Albums I Want to Be Buried With: George Winston, “December”

If I have to put a holiday album in the casket with me and all the other records, there are really only three choices worth storing.  They would be, of course, the first edition of A Very Special Christmas (the one with Run-D.M.C.’s “Christmas in Hollis”)

I could also have included A Christmas Gift For You From Phil Spector (also known as Phil Spector’s Christmas Album), just because of the sheer beauty of the Ronettes and the Crystals and all of Phil Spector’s “Wall of Sound” production values.

But if I want something that’s peaceful and tranquil and a celebration of the holiday season, then I want to listen to George Winston’s seminal piano classic December (available through iTunes by clicking on the link).

I first heard December in my sophomore year at Hamilton College; our college radio station had acquired a copy of it and some of the jazz DJ’s were giving it a spin.  I immediately fell in love with Winston’s compositions and interpretations of holiday classics, and the next time I went to Sangertown Square (and the Camelot Music record store in the mall), I purchased a copy for my own personal use.

I purchased some other Windham Hall recordings over time, but none of them matched up to the sheer peace and calmness of this album.  I eventually purchased some other George Winston CD’s, discs like Linus and Lucy – The Music of Vince Guaraldi, and Night Divides the Day – The Music of the Doors. But it’s December that still holds a place in my heart. Even when the holiday season comes and goes, and I’m all by myself in my room, feeling like the holiday spirit has left me completely, I can still pop this into the CD player and feel – if not completely healed – at least in less pain.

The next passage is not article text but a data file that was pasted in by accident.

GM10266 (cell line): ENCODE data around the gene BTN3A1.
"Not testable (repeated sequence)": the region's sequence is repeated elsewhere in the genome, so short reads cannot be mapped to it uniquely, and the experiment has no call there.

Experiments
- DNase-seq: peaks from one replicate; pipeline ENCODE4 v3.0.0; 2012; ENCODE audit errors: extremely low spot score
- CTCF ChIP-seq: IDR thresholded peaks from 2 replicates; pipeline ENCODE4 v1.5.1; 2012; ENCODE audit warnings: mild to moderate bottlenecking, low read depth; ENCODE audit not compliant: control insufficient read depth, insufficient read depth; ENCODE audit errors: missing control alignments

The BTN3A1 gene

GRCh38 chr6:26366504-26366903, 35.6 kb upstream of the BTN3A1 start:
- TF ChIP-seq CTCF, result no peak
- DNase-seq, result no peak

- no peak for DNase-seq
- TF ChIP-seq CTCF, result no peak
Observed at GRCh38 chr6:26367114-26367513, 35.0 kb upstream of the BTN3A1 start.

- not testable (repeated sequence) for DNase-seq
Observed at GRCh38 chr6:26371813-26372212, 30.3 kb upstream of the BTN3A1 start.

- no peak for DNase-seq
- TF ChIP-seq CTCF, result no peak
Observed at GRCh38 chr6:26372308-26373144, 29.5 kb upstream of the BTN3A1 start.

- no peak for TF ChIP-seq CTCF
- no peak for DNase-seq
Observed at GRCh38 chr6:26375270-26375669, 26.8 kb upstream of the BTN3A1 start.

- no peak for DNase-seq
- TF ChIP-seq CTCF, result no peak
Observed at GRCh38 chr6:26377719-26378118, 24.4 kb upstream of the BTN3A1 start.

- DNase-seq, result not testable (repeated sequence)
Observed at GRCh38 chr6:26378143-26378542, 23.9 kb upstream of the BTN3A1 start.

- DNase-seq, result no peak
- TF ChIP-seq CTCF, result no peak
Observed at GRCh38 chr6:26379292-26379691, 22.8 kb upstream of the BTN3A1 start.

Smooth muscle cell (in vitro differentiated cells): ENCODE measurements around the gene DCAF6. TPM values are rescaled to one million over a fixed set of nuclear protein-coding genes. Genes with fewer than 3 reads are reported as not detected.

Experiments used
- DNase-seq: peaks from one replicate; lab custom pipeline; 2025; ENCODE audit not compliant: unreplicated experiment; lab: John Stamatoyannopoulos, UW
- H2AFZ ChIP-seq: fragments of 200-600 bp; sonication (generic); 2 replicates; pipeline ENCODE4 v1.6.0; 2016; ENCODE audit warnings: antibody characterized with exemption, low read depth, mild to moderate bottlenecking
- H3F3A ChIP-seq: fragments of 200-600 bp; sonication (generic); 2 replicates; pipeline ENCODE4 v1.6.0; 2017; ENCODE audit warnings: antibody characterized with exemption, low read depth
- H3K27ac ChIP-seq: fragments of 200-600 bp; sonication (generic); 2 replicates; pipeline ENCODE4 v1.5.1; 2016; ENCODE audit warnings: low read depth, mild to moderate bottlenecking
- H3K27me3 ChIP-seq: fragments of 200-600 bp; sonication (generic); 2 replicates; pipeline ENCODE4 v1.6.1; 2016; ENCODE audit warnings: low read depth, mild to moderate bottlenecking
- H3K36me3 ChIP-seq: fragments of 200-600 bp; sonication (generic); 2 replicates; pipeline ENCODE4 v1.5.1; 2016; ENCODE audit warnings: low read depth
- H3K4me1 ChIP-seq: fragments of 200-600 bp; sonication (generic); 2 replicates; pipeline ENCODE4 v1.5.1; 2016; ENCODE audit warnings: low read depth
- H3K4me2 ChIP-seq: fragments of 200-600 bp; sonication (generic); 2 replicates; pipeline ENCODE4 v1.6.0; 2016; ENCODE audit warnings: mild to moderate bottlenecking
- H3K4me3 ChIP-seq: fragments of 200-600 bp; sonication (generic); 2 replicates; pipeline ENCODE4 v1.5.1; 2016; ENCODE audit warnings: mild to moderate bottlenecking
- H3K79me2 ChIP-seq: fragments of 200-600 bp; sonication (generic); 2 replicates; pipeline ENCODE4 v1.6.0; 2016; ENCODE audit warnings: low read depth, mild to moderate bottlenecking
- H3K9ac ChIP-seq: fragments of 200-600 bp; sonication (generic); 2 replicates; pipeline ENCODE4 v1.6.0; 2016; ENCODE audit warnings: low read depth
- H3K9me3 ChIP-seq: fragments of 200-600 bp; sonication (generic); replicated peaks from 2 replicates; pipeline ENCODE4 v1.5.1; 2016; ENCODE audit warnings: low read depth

Here’s some examples of tracks from George Winston’s December, and I hope you enjoy listening to them.

This is his interpretation of Johann Pachalbel’s “Canon of the Bells.”

The opening track, “Thanksgiving.”

Another beautiful interpretation, this one of the Christmas classic “The Holly and the Ivy.”

December was recently reissued by Dancing Cat Records, and contains two bonus tracks.  Definitely an album worth listening to on a cold winter morning.